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The European Currency Unit (ECU)

The ECU-European Currency: Definition 

The European Currency Unit (ECU) was the currency unit used by the European Economic Community (EEC). It replaced the European Unit of Account (EUA) on March 13th, 1979, and lasted until its replacement by the Euro on January 1st, 1999.

The European Monetary System (EMS), an adjustable exchange rate arrangement, established the ECU. The EEC and the EMS were crucial in forming the European Economic and Monetary Union (EMU) and the European Community (EC), which led to the creation of the Euro.

The Composition of the ECU 

The ECU was a unit of account and not a circulating currency. Therefore, all EEC members had national currencies, while the ECU was an accounting currency used for select international transactions and capital transfers.

The European Exchange Rate Mechanism (ERM) aimed to lower exchange rate variability to achieve monetary stability in Europe. It used a “snake in the tunnel” approach to manage the variance of each national currency against its ECU reference rate. This allowed it to achieve fixed ratios over time and enable the creation of the Euro.

A composition of eight national currencies formed the ECU-European Currency Unit, which expanded to twelve before its replacement by the Euro in 1999.

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    ECU Composition and Weight 1979 to 1984 

    National Currency
    Currency Units per ECU
    Weight
    Belgian Franc
    3.80
    9.64%
    German Mark
    0.828
    32.98%
    Danish Krone
    0.217
    3.06%
    French Franc
    1.15
    19.83%
    British Pound
    0.0885
    13.34%
    Irish Pound
    0.00759
    1.15%
    Italian Lira
    109
    9.49%
    Dutch Guilder
    0.286
    10.51%

    ECU Composition and Weight 1984 to 1989 

    National Currency
    Currency Units per ECU
    Weight
    Belgian Franc
    3.85
    8.57%
    German Mark
    0.719
    32.08%
    Danish Krone
    0.219
    2.69%
    French Franc
    1.31
    19.06%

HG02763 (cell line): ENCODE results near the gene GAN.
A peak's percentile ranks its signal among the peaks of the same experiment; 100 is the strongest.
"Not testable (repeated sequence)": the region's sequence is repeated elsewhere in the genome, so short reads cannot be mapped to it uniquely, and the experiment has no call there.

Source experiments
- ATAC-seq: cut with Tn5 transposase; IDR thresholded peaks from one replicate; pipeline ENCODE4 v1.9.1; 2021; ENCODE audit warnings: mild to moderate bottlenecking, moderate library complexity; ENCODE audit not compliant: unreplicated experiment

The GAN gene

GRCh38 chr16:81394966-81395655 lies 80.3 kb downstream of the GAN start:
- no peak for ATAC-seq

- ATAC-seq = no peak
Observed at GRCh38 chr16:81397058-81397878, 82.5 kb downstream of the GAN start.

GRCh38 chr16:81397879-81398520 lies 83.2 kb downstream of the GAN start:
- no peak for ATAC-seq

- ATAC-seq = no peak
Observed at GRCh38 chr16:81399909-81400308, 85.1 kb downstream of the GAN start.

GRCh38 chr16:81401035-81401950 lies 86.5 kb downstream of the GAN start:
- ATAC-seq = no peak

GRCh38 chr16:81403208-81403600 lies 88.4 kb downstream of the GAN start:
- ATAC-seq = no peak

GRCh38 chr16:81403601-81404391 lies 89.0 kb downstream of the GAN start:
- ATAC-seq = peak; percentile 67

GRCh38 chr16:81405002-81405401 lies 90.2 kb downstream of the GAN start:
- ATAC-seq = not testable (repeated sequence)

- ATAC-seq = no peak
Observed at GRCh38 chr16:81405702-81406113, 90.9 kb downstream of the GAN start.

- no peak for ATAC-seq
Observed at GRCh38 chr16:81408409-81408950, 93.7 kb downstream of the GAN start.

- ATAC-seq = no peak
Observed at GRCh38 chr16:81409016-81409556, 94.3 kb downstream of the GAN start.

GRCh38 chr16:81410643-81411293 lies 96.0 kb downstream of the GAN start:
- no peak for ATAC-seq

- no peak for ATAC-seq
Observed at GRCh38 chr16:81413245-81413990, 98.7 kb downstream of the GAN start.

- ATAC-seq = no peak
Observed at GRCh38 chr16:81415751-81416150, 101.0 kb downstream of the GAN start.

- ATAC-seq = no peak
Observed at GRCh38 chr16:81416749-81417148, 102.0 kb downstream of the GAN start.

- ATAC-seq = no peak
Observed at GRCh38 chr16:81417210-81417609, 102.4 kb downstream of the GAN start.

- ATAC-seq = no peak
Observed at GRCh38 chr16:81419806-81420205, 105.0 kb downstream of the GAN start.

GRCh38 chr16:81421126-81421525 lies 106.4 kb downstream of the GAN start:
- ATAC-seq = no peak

British Pound
    0.0878
    14.98%
    Irish Pound
    0.00871
    1.20%
    Italian Lira
    140
    9.98%
    Dutch Guilder
    0.256
    10.13%

    ECU Composition and Weight 1989 to 1998 

    National Currency
    Currency Units per ECU
    Weight
    Belgian Franc
    3.301
    8.183%
    German Mark
    0.6242
    31.915%
    Danish Krone
    0.1976
    2.653%
    French Franc
    1.332
    20.306%
    British Pound
    0.08784
    12.452%
    Irish Pound
    0.008552
    1.086%
    Italian Lira
    151.8
    7.84%
    Dutch Guilder
    0.2198
    9.87%
    Luxembourg Franc
    0.13
    0.322%
    Spanish Peseta
    6.885
    4.138%
    Greek Drachma
    1.44
    0.437%
    Portuguese Escudo
    1.393
    0.695%

    From the EUA to the ECU to the Euro 

    The European Payments Union (EPU), established in 1950, used the European Unit of Account (EUA) as an internal unit of account. One EUA equaled 0.888671 grams of gold or one US Dollar. After the Bretton Woods system collapsed in the early 70’s, one EUA was a European currency basket. The Kredietbank Luxembourgeoise was the first financial institution to use the EUA outside the EPU by issuing an EUA-denominated bond. The EUA existed between 1975 and 1979 before being replaced by the ECU 1:1.

    The ECU was the next step to create a currency within the European Union, but it was a unit of account and not a circulating currency. It was a necessary step for the creation of the Euro and existed between 1979 and 1998 when the Euro replaced the ECU 1:1 in 1999.

    The Euro is now the official currency of 20 out of 27 EU member states, which form the Eurozone. It is the second-most traded currency globally, ranks as the second global reserve currency, and 200+ million citizens outside the Eurozone use a currency pegged to the Euro.

    ECU Conclusion 

    The ECU was a unit of account that led to the creation of the Euro. When introduced, it was a monetary experiment that replaced 20 national currencies.

    FAQs 

    What is the ECU currency in France?

    The ECU was the same across the European Economic Community (EEC) and was a unit of account rather than a circulating currency. Therefore, it did not replace or override the national currency of member states using the ECU.

    What are ECU bonds?

    ECU bonds were Eurobonds denominated in ECU. They allowed the holder to receive interest rates and principal payments in ECU or any of the twelve currencies in the ECU basket.

    What is the basic unit of money in Europe?

    Europe is not a country but a continent comprised of 50+ countries. Therefore, there is no basic unit of money in Europe.

    What is the currency unit of the European Union?

    The European Union (EU) does not have a currency unit, but the Euro is the official currency of the Eurozone, which has 20 of the 27 members of the EU. While the EU strives to accomplish its goal of making the Euro the official currency for all member states, it is years away and unlikely to complete its goal, as Denmark has a legal opt-out from converting its currency system to Euros.

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